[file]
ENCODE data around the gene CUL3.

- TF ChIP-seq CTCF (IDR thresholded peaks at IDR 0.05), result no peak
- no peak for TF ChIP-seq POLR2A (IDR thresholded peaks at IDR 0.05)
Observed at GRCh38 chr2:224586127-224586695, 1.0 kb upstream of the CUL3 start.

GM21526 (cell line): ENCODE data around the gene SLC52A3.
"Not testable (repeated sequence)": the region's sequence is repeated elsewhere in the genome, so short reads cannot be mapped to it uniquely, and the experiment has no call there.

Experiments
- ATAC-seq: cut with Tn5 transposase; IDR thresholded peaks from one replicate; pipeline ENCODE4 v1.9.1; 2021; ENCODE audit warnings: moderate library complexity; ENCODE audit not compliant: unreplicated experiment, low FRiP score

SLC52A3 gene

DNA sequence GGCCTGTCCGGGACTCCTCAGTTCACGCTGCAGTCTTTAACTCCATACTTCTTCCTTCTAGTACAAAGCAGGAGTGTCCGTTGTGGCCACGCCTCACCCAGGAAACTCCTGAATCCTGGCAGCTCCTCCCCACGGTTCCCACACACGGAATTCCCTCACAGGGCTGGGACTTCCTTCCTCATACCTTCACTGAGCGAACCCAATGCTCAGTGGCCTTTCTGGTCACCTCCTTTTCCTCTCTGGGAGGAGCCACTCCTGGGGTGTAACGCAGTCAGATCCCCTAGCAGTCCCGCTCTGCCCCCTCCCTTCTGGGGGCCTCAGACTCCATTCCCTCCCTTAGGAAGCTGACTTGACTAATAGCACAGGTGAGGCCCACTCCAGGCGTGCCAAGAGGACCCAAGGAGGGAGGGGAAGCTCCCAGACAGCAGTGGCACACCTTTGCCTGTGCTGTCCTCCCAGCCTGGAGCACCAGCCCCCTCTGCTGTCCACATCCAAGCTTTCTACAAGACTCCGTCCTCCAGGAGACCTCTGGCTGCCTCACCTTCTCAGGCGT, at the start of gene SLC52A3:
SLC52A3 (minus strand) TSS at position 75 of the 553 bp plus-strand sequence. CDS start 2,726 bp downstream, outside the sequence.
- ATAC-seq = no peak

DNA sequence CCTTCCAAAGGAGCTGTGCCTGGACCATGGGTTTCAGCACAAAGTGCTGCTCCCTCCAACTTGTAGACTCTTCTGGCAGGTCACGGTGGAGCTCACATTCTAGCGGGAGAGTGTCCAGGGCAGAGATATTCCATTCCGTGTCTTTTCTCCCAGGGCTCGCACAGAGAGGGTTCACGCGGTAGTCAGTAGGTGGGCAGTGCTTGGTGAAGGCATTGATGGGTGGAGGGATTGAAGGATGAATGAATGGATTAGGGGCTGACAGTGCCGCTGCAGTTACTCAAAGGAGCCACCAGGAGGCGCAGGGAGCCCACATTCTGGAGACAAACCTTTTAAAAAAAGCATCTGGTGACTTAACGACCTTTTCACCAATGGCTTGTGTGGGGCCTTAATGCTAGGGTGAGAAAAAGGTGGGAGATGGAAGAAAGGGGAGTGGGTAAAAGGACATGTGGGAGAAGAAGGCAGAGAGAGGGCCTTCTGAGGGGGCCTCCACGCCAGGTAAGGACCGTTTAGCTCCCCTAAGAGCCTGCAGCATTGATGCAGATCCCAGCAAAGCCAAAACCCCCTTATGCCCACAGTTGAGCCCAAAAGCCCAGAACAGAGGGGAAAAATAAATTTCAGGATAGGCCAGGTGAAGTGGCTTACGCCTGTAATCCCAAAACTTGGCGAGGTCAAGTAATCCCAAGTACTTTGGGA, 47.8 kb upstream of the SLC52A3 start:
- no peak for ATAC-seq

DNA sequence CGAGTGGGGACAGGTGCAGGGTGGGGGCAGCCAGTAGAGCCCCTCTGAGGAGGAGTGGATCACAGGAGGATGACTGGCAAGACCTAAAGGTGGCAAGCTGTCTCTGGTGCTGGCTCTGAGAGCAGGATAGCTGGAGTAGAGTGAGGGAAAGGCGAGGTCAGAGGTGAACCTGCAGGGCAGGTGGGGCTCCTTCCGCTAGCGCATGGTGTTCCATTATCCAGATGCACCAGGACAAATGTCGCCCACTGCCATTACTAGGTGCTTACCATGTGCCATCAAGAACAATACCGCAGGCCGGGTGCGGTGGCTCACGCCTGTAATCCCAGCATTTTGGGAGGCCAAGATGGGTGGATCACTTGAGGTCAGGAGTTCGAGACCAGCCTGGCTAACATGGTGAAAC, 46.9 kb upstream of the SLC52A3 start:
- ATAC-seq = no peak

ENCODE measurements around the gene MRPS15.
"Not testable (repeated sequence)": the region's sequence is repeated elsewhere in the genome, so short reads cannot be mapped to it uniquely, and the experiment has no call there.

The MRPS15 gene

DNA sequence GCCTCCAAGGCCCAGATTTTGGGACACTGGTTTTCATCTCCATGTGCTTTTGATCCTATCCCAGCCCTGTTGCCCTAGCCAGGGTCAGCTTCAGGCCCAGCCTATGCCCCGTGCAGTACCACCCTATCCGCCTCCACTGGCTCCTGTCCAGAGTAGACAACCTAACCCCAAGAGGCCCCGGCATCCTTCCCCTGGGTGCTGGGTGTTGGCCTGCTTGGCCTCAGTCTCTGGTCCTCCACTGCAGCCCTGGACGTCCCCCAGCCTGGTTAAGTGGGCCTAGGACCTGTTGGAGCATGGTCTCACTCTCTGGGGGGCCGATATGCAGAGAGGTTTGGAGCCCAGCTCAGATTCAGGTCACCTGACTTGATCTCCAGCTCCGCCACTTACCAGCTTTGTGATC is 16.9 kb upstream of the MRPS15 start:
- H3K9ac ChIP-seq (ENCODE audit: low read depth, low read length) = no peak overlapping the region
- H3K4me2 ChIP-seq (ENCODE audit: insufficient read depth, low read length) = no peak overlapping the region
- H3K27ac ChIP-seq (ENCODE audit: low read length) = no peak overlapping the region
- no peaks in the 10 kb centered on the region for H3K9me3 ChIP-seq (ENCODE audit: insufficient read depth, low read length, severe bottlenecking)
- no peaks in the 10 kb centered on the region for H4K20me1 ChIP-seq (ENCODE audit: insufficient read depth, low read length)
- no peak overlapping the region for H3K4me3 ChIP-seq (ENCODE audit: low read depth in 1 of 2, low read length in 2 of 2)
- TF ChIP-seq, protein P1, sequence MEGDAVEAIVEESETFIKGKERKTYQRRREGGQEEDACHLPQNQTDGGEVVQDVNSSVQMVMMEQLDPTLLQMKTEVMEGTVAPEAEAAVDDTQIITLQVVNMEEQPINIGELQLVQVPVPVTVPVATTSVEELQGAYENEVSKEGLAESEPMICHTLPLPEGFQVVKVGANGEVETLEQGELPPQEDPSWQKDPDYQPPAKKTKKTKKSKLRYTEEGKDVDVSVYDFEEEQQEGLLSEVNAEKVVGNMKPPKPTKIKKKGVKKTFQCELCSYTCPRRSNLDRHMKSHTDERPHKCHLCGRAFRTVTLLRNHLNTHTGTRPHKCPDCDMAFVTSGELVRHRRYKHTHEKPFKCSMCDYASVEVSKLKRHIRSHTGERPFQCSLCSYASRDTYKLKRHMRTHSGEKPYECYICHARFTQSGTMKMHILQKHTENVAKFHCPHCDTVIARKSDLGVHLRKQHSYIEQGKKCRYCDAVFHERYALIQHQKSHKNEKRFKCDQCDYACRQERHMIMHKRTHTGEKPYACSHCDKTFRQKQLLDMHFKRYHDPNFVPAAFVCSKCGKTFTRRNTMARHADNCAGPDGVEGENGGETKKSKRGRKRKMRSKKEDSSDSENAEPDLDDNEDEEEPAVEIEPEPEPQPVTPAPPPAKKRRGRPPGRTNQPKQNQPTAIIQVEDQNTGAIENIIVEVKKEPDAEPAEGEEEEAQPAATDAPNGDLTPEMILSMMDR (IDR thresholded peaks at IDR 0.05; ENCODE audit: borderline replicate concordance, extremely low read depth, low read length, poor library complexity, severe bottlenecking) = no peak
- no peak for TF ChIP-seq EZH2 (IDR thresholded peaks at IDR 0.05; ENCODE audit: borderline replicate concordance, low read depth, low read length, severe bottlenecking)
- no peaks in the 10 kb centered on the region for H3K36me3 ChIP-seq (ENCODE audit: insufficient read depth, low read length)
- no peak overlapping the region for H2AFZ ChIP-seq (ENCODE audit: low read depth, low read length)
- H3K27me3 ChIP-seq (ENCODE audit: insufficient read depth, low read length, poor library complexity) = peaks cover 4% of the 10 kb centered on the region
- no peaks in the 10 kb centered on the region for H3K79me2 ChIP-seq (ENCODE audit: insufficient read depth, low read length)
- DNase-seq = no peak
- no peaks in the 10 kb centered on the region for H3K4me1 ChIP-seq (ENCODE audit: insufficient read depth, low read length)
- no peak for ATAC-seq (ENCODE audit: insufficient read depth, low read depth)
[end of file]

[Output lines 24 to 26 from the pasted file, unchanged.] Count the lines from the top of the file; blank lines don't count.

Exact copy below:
- no peaks in the 10 kb centered on the region for H3K9me3 ChIP-seq (ENCODE audit: insufficient read depth, low read length, severe bottlenecking)
- no peaks in the 10 kb centered on the region for H4K20me1 ChIP-seq (ENCODE audit: insufficient read depth, low read length)
- no peak overlapping the region for H3K4me3 ChIP-seq (ENCODE audit: low read depth in 1 of 2, low read length in 2 of 2)